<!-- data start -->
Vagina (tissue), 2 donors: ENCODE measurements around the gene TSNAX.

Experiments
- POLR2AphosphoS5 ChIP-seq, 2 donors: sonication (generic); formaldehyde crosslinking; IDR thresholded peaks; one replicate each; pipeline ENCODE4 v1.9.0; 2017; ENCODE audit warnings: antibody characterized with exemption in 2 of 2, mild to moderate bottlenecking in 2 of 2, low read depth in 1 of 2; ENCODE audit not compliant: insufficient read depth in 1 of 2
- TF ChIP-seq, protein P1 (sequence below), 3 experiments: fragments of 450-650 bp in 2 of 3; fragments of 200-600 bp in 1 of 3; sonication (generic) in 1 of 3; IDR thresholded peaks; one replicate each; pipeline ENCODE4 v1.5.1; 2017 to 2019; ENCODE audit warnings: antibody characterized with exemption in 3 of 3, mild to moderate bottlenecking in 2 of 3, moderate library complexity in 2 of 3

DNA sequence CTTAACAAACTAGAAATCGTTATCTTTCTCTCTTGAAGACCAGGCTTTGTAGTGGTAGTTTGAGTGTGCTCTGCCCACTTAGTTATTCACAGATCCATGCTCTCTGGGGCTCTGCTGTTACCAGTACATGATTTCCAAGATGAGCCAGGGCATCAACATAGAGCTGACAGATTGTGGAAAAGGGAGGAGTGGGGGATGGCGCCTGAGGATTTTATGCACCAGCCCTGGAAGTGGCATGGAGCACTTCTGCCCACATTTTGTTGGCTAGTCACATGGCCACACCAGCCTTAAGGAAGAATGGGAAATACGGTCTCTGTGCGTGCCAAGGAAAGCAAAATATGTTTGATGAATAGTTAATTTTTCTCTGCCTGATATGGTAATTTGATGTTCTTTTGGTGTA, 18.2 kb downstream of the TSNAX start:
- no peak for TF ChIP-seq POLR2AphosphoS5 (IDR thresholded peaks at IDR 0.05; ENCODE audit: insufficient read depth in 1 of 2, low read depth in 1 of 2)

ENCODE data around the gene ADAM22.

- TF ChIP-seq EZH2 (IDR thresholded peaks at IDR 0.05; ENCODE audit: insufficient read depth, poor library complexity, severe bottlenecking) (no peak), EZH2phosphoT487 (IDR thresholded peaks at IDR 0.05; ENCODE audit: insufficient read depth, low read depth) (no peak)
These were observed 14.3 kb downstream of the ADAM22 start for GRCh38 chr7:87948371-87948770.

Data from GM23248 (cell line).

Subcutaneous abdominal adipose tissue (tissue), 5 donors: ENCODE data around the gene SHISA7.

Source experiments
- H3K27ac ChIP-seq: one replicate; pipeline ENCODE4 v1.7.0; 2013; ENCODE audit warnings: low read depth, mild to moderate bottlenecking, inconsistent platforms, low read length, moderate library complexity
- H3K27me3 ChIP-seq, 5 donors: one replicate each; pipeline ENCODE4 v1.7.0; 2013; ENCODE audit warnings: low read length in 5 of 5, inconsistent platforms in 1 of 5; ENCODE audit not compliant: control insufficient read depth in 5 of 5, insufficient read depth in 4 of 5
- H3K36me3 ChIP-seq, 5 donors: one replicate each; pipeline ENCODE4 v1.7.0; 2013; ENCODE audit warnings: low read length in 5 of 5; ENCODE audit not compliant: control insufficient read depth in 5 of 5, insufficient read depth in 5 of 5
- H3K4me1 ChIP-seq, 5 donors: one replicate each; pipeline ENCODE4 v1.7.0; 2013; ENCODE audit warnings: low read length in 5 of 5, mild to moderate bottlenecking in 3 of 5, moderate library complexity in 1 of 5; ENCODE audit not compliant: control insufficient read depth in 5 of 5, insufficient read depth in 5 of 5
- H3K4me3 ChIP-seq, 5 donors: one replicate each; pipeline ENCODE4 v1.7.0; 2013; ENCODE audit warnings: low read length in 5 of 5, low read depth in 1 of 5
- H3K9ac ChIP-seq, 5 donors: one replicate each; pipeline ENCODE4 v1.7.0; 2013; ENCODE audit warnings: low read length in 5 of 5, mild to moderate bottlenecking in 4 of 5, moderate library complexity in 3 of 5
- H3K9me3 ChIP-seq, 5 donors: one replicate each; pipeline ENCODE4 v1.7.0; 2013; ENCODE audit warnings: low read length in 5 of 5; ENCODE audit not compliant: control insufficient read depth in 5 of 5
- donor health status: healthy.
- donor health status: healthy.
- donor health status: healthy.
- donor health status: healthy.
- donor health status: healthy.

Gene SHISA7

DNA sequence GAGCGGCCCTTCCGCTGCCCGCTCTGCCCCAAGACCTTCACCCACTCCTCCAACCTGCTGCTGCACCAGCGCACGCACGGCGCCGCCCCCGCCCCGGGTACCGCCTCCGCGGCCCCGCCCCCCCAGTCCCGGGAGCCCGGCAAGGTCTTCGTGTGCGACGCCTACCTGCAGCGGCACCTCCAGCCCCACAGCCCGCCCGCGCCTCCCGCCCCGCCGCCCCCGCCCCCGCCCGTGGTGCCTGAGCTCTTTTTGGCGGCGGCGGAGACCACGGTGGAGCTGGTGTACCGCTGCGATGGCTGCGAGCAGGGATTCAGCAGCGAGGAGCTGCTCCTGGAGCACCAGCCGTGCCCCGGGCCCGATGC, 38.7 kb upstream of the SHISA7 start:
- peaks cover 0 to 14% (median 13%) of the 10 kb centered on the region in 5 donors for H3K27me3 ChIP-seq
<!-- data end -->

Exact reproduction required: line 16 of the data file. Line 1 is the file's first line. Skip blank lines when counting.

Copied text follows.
- H3K4me1 ChIP-seq, 5 donors: one replicate each; pipeline ENCODE4 v1.7.0; 2013; ENCODE audit warnings: low read length in 5 of 5, mild to moderate bottlenecking in 3 of 5, moderate library complexity in 1 of 5; ENCODE audit not compliant: control insufficient read depth in 5 of 5, insufficient read depth in 5 of 5